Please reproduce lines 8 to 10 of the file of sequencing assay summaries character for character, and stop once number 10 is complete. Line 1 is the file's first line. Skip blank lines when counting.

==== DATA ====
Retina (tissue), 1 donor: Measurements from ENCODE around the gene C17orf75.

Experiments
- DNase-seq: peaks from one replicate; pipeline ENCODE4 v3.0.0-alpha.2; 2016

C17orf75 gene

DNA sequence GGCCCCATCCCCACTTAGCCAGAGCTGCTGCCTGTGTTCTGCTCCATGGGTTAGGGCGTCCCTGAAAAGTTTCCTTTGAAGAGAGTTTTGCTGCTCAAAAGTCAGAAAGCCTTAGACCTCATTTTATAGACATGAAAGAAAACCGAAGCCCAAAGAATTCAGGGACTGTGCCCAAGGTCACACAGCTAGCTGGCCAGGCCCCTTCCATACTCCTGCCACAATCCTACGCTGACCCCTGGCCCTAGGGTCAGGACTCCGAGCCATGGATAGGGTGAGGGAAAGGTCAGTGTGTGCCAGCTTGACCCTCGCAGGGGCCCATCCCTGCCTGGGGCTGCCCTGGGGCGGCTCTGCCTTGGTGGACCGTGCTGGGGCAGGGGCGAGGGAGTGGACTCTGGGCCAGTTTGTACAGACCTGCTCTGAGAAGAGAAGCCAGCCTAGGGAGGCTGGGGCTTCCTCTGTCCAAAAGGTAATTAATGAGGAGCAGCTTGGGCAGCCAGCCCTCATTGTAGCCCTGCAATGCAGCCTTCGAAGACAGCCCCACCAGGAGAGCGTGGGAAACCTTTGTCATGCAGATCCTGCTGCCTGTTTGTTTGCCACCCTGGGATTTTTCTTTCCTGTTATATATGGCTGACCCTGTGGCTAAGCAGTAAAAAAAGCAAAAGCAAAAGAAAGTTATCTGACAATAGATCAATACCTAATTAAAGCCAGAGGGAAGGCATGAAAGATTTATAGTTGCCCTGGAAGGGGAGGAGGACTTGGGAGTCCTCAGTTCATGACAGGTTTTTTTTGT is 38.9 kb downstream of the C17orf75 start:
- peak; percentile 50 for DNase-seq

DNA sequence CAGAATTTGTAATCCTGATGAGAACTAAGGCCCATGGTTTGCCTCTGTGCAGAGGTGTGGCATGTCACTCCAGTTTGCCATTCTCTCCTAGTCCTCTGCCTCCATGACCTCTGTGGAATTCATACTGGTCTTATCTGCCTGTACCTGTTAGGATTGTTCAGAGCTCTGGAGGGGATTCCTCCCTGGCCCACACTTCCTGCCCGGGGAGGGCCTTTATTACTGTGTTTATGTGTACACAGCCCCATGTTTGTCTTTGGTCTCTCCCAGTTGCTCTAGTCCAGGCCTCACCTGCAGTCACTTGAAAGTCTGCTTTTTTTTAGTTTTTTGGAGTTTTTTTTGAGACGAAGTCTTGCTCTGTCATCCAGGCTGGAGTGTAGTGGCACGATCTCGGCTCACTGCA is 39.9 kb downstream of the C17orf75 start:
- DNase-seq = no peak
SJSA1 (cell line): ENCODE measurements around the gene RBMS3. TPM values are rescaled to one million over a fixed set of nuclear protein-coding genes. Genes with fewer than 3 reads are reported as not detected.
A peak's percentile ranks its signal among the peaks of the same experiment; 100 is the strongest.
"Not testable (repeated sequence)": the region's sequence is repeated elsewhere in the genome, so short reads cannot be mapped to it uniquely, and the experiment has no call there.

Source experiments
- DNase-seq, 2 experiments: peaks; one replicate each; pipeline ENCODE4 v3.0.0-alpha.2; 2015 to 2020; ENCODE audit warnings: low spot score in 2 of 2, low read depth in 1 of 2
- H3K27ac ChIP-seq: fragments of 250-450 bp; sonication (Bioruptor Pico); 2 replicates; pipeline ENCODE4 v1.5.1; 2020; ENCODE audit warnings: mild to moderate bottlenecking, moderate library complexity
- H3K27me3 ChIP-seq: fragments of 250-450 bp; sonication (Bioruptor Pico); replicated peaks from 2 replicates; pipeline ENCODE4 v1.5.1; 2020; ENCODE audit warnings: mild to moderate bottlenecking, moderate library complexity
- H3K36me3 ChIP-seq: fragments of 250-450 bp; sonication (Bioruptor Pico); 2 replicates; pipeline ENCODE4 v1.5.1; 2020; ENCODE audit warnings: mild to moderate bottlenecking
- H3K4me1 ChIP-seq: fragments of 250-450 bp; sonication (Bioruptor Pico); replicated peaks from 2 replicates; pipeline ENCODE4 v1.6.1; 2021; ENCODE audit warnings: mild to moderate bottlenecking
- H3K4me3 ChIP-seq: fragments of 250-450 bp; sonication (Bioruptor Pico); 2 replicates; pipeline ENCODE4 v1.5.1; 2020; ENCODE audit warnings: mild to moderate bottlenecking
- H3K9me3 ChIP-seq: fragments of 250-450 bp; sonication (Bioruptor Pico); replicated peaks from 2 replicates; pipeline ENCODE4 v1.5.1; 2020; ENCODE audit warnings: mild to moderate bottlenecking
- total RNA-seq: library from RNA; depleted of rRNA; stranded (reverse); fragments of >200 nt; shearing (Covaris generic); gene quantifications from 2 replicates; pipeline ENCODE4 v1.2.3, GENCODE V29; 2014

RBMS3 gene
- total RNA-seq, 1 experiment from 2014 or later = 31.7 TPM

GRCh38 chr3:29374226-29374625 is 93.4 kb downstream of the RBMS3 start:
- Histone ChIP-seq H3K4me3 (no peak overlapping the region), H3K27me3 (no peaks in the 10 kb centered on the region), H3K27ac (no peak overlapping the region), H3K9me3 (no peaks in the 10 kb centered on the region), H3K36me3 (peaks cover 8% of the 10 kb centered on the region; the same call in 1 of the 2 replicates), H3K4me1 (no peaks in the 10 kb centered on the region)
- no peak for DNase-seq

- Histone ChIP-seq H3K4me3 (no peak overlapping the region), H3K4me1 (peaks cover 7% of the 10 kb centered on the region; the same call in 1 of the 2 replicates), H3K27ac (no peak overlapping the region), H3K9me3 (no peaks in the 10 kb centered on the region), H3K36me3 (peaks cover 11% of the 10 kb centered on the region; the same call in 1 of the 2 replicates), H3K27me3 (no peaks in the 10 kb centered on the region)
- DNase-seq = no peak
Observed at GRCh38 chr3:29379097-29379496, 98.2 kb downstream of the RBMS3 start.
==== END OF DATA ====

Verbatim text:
- DNase-seq = no peak
SJSA1 (cell line): ENCODE measurements around the gene RBMS3. TPM values are rescaled to one million over a fixed set of nuclear protein-coding genes. Genes with fewer than 3 reads are reported as not detected.
A peak's percentile ranks its signal among the peaks of the same experiment; 100 is the strongest.